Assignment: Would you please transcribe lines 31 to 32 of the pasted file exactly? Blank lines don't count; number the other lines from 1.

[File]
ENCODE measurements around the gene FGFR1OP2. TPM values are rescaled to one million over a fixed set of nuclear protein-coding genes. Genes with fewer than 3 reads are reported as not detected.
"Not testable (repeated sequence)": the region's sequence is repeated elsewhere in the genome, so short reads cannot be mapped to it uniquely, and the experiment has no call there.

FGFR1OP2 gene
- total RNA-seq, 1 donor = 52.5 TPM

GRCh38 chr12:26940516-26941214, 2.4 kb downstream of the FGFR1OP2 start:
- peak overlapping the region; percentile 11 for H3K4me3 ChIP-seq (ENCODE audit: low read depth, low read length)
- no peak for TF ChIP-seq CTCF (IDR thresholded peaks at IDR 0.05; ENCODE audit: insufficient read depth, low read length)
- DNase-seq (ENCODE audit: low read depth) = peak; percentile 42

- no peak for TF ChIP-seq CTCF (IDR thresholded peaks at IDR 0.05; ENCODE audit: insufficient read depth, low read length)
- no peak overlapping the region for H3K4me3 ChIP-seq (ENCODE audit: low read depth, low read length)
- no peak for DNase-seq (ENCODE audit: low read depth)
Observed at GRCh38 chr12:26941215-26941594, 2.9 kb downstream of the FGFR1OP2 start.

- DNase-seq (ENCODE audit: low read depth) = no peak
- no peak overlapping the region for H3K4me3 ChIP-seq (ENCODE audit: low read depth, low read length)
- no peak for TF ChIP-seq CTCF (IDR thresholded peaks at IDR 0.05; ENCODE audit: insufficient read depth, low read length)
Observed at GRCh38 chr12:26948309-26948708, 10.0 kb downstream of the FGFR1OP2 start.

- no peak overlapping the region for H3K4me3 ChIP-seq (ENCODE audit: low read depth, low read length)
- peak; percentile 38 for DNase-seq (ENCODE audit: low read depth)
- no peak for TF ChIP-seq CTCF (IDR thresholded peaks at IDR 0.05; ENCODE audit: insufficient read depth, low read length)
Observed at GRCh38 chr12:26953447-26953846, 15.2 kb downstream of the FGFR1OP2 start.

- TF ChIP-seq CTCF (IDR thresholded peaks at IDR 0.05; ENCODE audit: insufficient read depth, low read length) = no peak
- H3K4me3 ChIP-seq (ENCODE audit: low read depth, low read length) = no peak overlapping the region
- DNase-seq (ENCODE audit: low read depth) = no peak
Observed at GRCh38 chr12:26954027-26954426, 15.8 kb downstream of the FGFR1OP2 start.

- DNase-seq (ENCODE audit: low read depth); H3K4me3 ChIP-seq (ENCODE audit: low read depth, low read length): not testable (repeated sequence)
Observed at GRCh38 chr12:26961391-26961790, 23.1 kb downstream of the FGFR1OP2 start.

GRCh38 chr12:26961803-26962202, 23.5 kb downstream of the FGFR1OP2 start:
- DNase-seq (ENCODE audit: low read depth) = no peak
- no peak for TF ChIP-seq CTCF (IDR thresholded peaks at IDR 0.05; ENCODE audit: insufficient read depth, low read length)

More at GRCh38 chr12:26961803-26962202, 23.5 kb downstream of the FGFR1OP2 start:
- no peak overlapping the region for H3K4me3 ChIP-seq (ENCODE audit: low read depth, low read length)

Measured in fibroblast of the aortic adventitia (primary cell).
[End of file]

- no peak overlapping the region for H3K4me3 ChIP-seq (ENCODE audit: low read depth, low read length)

Measured in fibroblast of the aortic adventitia (primary cell).